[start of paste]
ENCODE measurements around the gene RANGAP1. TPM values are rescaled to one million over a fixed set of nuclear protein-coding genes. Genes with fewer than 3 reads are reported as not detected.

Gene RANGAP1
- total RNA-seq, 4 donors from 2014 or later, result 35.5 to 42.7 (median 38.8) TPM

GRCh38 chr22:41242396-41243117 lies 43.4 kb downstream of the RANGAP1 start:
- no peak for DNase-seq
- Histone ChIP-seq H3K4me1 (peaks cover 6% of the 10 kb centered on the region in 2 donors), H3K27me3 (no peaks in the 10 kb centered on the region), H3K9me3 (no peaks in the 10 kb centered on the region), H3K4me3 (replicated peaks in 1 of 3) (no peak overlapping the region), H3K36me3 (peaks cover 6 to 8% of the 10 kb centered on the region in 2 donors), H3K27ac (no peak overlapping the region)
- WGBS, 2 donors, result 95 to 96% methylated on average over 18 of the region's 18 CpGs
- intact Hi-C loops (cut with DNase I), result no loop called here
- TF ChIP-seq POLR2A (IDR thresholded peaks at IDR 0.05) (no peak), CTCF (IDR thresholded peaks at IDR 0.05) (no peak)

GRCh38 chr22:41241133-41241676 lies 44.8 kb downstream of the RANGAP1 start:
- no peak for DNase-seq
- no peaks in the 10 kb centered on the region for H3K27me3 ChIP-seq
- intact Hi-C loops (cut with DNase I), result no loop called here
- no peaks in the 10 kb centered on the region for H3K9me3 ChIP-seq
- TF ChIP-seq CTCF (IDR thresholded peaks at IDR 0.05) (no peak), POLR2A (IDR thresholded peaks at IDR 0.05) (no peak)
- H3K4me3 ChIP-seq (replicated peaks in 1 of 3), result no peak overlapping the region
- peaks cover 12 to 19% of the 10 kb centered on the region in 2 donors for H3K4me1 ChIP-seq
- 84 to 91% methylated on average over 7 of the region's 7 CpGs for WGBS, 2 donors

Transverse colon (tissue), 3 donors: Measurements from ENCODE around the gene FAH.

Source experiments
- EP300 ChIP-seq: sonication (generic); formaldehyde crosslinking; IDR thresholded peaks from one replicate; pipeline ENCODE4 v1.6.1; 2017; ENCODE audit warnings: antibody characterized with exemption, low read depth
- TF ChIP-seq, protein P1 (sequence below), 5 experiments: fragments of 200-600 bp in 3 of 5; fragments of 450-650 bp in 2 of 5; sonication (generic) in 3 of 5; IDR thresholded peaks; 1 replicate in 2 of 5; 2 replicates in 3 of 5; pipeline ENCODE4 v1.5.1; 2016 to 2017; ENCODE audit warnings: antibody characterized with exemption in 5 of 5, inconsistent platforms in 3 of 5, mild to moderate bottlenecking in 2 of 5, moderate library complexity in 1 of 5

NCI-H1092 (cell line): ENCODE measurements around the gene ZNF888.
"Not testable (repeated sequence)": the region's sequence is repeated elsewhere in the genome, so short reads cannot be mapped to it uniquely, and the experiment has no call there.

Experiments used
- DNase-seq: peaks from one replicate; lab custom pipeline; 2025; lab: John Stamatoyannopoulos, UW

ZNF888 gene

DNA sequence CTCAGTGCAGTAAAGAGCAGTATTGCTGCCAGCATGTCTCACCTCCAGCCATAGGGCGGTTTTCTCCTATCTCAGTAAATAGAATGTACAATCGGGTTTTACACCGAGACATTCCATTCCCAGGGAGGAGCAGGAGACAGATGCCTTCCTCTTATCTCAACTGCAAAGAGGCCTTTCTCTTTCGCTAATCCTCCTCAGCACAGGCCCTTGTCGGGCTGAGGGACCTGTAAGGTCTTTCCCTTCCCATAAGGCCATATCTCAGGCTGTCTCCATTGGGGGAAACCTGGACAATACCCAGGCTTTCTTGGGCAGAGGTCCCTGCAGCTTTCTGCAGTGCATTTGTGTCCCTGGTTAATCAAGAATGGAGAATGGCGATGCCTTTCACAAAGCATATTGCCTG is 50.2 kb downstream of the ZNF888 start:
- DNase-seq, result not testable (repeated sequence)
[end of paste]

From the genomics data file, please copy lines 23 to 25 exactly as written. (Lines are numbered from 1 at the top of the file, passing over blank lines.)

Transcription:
NCI-H1092 (cell line): ENCODE measurements around the gene ZNF888.
"Not testable (repeated sequence)": the region's sequence is repeated elsewhere in the genome, so short reads cannot be mapped to it uniquely, and the experiment has no call there.

Experiments used